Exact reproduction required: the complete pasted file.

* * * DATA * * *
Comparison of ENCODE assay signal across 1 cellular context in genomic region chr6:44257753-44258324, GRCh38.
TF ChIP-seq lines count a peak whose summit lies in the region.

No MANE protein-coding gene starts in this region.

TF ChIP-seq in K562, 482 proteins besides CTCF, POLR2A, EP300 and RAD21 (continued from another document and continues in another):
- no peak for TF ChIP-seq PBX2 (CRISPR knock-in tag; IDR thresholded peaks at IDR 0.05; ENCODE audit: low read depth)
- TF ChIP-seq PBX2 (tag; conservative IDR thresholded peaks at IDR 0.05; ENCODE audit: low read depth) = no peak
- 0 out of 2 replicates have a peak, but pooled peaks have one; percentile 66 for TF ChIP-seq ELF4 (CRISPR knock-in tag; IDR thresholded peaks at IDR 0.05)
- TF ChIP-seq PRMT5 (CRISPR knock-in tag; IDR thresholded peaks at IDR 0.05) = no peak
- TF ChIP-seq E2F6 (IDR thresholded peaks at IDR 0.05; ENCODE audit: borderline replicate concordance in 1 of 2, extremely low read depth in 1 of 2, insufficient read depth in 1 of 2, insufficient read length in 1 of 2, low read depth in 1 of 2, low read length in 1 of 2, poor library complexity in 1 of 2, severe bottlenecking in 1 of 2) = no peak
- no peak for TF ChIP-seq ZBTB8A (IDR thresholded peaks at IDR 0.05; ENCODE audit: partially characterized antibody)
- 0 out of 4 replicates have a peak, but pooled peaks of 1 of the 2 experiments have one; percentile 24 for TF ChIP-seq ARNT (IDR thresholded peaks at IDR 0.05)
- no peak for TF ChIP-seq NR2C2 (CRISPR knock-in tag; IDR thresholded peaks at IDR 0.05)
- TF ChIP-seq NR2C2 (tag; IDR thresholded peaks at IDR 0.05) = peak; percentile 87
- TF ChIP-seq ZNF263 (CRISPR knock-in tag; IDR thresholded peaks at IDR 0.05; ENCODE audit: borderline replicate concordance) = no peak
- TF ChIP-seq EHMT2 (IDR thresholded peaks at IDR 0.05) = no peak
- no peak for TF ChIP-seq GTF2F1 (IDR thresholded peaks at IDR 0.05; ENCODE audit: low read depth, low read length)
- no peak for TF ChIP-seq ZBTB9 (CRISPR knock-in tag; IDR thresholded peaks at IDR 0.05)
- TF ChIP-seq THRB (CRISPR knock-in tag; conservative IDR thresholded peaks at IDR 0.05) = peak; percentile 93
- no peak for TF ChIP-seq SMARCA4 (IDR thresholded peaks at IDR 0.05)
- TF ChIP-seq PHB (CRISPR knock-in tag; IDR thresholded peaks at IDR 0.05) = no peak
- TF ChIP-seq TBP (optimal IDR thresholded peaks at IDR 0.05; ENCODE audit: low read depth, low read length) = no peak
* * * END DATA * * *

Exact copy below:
Comparison of ENCODE assay signal across 1 cellular context in genomic region chr6:44257753-44258324, GRCh38.
TF ChIP-seq lines count a peak whose summit lies in the region.

No MANE protein-coding gene starts in this region.

TF ChIP-seq in K562, 482 proteins besides CTCF, POLR2A, EP300 and RAD21 (continued from another document and continues in another):
- no peak for TF ChIP-seq PBX2 (CRISPR knock-in tag; IDR thresholded peaks at IDR 0.05; ENCODE audit: low read depth)
- TF ChIP-seq PBX2 (tag; conservative IDR thresholded peaks at IDR 0.05; ENCODE audit: low read depth) = no peak
- 0 out of 2 replicates have a peak, but pooled peaks have one; percentile 66 for TF ChIP-seq ELF4 (CRISPR knock-in tag; IDR thresholded peaks at IDR 0.05)
- TF ChIP-seq PRMT5 (CRISPR knock-in tag; IDR thresholded peaks at IDR 0.05) = no peak
- TF ChIP-seq E2F6 (IDR thresholded peaks at IDR 0.05; ENCODE audit: borderline replicate concordance in 1 of 2, extremely low read depth in 1 of 2, insufficient read depth in 1 of 2, insufficient read length in 1 of 2, low read depth in 1 of 2, low read length in 1 of 2, poor library complexity in 1 of 2, severe bottlenecking in 1 of 2) = no peak
- no peak for TF ChIP-seq ZBTB8A (IDR thresholded peaks at IDR 0.05; ENCODE audit: partially characterized antibody)
- 0 out of 4 replicates have a peak, but pooled peaks of 1 of the 2 experiments have one; percentile 24 for TF ChIP-seq ARNT (IDR thresholded peaks at IDR 0.05)
- no peak for TF ChIP-seq NR2C2 (CRISPR knock-in tag; IDR thresholded peaks at IDR 0.05)
- TF ChIP-seq NR2C2 (tag; IDR thresholded peaks at IDR 0.05) = peak; percentile 87
- TF ChIP-seq ZNF263 (CRISPR knock-in tag; IDR thresholded peaks at IDR 0.05; ENCODE audit: borderline replicate concordance) = no peak
- TF ChIP-seq EHMT2 (IDR thresholded peaks at IDR 0.05) = no peak
- no peak for TF ChIP-seq GTF2F1 (IDR thresholded peaks at IDR 0.05; ENCODE audit: low read depth, low read length)
- no peak for TF ChIP-seq ZBTB9 (CRISPR knock-in tag; IDR thresholded peaks at IDR 0.05)
- TF ChIP-seq THRB (CRISPR knock-in tag; conservative IDR thresholded peaks at IDR 0.05) = peak; percentile 93
- no peak for TF ChIP-seq SMARCA4 (IDR thresholded peaks at IDR 0.05)
- TF ChIP-seq PHB (CRISPR knock-in tag; IDR thresholded peaks at IDR 0.05) = no peak
- TF ChIP-seq TBP (optimal IDR thresholded peaks at IDR 0.05; ENCODE audit: low read depth, low read length) = no peak